May 31, 2023

2:00 pm - 3:00 pm, Eastern Time

ACS Chicago: Civil Disagreements: Independent State Legislature Theory

The U.S. Supreme Court is poised to decide the monumental voting rights case Moore v. Harper. The case concerns a legal doctrine known as the independent state legislature, which asserts that state legislatures have exclusive power--not subject to federal or state courts--to govern all aspects of elections, electors, and voting registration and procedures. The theory is rooted in the Elections and Electors Clauses of the U.S. Constitution. It first appeared in legal arguments during the 2000 Presidential Election, when votes in Florida were in dispute. In the current case, it's about Congressional redistricting following the 2020 Census.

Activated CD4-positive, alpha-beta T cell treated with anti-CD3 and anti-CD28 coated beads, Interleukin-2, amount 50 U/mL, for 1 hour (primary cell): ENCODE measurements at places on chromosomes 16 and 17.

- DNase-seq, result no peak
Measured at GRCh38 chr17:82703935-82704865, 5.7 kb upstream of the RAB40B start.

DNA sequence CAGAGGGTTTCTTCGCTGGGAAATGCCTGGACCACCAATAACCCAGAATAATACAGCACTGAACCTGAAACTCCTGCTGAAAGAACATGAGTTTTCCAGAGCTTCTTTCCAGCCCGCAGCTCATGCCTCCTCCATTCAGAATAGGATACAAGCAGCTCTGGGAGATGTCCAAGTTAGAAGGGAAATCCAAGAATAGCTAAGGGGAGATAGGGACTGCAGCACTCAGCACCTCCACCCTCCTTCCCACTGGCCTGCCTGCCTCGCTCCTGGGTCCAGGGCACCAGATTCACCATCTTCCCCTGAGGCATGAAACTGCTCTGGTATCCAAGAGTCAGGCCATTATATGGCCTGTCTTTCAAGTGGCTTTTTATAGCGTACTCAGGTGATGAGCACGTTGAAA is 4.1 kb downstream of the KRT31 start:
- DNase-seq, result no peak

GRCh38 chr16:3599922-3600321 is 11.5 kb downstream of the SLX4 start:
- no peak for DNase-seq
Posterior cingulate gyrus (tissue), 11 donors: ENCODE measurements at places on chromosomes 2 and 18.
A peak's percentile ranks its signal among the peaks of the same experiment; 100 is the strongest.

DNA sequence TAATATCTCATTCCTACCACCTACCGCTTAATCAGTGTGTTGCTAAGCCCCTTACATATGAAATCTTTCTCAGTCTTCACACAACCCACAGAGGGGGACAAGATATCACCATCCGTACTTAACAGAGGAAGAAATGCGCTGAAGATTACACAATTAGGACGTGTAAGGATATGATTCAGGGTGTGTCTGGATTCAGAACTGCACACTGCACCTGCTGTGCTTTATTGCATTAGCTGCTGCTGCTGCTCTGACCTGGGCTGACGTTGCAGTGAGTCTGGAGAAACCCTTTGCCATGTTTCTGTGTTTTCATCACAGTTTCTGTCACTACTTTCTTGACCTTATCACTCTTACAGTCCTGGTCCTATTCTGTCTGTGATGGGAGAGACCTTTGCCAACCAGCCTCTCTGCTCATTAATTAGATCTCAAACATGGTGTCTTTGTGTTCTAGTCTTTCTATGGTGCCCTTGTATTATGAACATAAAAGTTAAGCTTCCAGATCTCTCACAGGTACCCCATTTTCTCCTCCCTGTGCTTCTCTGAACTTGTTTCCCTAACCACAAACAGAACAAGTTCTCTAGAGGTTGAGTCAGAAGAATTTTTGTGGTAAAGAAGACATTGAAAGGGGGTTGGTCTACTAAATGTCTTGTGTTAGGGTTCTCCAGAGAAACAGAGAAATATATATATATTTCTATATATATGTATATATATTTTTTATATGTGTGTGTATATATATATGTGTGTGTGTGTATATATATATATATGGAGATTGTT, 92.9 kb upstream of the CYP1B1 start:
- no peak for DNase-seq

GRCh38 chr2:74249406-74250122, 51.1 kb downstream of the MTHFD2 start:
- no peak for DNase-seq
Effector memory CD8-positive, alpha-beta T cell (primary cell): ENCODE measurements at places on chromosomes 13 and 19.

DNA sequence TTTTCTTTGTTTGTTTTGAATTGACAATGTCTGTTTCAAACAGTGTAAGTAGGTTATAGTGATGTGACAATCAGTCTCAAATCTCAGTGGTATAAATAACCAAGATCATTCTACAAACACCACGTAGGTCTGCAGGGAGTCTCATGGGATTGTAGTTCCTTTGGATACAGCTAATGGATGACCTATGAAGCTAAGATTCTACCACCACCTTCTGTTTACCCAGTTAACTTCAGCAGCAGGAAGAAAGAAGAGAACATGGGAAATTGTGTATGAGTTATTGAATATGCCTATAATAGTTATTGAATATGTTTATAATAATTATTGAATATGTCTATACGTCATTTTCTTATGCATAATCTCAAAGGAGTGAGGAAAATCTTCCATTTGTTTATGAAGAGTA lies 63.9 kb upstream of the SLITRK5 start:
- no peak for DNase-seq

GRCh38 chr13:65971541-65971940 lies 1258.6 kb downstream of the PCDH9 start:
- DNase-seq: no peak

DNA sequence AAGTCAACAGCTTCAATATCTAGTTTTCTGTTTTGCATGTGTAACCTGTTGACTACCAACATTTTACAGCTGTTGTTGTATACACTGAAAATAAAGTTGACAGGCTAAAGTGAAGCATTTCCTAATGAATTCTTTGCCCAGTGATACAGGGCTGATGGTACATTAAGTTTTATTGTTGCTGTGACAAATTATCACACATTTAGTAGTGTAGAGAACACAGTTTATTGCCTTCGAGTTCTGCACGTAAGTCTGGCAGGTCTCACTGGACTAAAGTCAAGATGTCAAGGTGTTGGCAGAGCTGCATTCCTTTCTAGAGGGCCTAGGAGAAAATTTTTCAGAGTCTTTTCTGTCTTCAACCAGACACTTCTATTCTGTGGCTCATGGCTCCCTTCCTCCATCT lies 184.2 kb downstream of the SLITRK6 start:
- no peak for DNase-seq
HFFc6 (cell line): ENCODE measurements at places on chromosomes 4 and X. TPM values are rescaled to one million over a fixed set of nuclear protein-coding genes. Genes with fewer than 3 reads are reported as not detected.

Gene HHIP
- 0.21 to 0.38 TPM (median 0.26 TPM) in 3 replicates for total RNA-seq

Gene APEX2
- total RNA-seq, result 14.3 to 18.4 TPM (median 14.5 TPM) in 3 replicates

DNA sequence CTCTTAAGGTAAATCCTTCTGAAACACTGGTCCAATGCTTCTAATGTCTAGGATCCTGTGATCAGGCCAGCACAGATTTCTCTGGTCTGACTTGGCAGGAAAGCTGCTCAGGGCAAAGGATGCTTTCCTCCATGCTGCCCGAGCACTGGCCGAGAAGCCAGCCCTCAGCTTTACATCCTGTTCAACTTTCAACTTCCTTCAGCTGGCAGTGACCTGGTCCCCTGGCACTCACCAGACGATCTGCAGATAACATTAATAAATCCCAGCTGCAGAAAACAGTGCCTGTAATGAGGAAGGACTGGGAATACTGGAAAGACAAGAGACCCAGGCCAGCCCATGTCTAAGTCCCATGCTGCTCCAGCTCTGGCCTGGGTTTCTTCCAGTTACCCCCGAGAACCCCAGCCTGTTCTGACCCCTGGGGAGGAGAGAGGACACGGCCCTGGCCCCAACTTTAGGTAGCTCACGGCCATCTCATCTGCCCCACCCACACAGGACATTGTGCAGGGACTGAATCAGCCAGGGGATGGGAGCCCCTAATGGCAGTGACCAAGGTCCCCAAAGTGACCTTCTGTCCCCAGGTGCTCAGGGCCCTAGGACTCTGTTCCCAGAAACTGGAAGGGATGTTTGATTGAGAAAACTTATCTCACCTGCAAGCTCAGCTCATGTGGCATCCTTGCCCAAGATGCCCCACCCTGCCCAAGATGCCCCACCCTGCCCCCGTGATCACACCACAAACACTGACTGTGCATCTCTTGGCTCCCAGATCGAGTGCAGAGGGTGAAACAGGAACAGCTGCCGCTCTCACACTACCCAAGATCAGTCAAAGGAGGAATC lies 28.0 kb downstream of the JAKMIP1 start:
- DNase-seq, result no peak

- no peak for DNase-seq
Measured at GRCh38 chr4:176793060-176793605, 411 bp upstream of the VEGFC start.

Join us for a lively discussion about the independent state legislature theory and its discontents, debated by Harvard Law School Professor Nick Stephanopolous and University of California Berkeley Law Professor John Yoo. The conversation moderator will be Reform for Illinois board member David Melton.

This is the third in a series of moderated debates on current, critical, and often, contentious, civic questions sponsored by the American Bar Association's Division for Public Education, the American Constitution Society (Chicago chapter), the Federalist Society (Chicago chapter), and Reform for Illinois.

Programs begin with a question, followed by a parliamentary-style (opening statements, rebuttals) debate in response to the question. Programs conclude with a moderated discussion among debaters and Q&A from the audience.

Register here.